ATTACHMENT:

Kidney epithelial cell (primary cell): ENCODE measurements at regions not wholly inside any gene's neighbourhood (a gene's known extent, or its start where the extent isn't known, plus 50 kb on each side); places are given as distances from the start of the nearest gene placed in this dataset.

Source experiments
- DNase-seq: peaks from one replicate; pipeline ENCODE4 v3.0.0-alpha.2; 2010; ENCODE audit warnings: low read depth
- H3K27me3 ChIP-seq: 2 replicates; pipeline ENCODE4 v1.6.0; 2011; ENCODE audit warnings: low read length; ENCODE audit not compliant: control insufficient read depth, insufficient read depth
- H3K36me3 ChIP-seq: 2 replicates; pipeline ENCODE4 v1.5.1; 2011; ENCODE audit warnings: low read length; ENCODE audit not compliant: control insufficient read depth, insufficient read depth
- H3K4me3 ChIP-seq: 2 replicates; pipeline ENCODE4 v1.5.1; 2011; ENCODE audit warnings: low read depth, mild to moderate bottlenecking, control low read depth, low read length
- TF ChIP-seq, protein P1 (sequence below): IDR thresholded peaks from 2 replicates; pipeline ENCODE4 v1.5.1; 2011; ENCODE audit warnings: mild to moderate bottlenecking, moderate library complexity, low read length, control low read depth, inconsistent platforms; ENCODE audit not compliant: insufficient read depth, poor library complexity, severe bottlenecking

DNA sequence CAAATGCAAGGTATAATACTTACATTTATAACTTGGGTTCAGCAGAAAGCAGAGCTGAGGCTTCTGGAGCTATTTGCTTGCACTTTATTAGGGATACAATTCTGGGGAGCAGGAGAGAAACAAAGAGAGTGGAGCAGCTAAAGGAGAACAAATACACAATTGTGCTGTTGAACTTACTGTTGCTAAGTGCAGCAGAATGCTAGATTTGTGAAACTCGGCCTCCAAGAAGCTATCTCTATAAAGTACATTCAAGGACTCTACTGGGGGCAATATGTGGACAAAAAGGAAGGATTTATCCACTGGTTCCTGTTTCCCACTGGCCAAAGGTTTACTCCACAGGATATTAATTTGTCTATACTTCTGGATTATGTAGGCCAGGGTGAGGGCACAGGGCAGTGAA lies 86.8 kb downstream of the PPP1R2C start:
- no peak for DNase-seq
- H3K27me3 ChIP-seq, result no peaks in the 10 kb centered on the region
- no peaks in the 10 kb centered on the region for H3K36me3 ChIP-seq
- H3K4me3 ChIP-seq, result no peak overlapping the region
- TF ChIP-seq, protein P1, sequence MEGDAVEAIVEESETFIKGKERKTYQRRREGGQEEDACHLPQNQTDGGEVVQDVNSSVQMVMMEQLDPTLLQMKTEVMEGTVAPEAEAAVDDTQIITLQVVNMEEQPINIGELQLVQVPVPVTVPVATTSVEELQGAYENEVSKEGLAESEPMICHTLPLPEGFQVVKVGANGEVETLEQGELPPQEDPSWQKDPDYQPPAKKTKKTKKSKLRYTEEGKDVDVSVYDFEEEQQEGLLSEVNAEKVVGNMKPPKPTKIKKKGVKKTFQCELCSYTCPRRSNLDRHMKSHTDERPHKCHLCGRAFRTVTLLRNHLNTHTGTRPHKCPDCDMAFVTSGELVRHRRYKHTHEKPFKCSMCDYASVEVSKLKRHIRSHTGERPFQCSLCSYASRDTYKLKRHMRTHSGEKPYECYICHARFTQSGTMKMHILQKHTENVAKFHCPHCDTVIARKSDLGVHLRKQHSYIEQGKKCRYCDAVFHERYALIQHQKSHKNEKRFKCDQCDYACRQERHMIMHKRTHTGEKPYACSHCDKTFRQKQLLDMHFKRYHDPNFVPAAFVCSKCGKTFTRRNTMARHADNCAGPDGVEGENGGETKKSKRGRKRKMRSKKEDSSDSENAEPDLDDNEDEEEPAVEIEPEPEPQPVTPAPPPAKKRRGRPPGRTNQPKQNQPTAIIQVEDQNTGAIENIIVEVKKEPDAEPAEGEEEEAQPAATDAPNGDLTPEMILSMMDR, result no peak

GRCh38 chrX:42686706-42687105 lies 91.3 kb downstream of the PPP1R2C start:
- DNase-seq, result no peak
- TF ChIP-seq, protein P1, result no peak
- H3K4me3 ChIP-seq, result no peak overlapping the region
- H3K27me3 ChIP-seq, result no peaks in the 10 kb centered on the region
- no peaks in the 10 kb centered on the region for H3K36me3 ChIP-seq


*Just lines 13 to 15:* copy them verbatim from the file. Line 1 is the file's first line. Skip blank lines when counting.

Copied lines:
- TF ChIP-seq, protein P1, sequence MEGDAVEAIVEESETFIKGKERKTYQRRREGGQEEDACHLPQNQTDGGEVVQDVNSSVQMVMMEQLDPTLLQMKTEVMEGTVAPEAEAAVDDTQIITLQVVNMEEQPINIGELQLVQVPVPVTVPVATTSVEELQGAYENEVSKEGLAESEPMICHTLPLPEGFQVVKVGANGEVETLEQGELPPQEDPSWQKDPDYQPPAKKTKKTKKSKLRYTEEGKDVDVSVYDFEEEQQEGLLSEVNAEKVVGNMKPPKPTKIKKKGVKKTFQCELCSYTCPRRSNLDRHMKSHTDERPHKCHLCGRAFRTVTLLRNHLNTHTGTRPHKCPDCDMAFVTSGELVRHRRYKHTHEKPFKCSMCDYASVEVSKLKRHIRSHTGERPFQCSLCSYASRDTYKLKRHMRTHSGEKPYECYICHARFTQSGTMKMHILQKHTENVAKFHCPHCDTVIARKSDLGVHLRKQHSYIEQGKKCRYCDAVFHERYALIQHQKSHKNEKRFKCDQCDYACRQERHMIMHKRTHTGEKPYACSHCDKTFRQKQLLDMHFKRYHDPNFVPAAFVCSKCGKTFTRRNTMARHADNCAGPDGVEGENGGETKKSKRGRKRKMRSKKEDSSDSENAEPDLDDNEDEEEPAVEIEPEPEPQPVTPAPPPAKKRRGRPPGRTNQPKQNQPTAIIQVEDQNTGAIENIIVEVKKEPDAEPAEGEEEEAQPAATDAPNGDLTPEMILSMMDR, result no peak

GRCh38 chrX:42686706-42687105 lies 91.3 kb downstream of the PPP1R2C start:
- DNase-seq, result no peak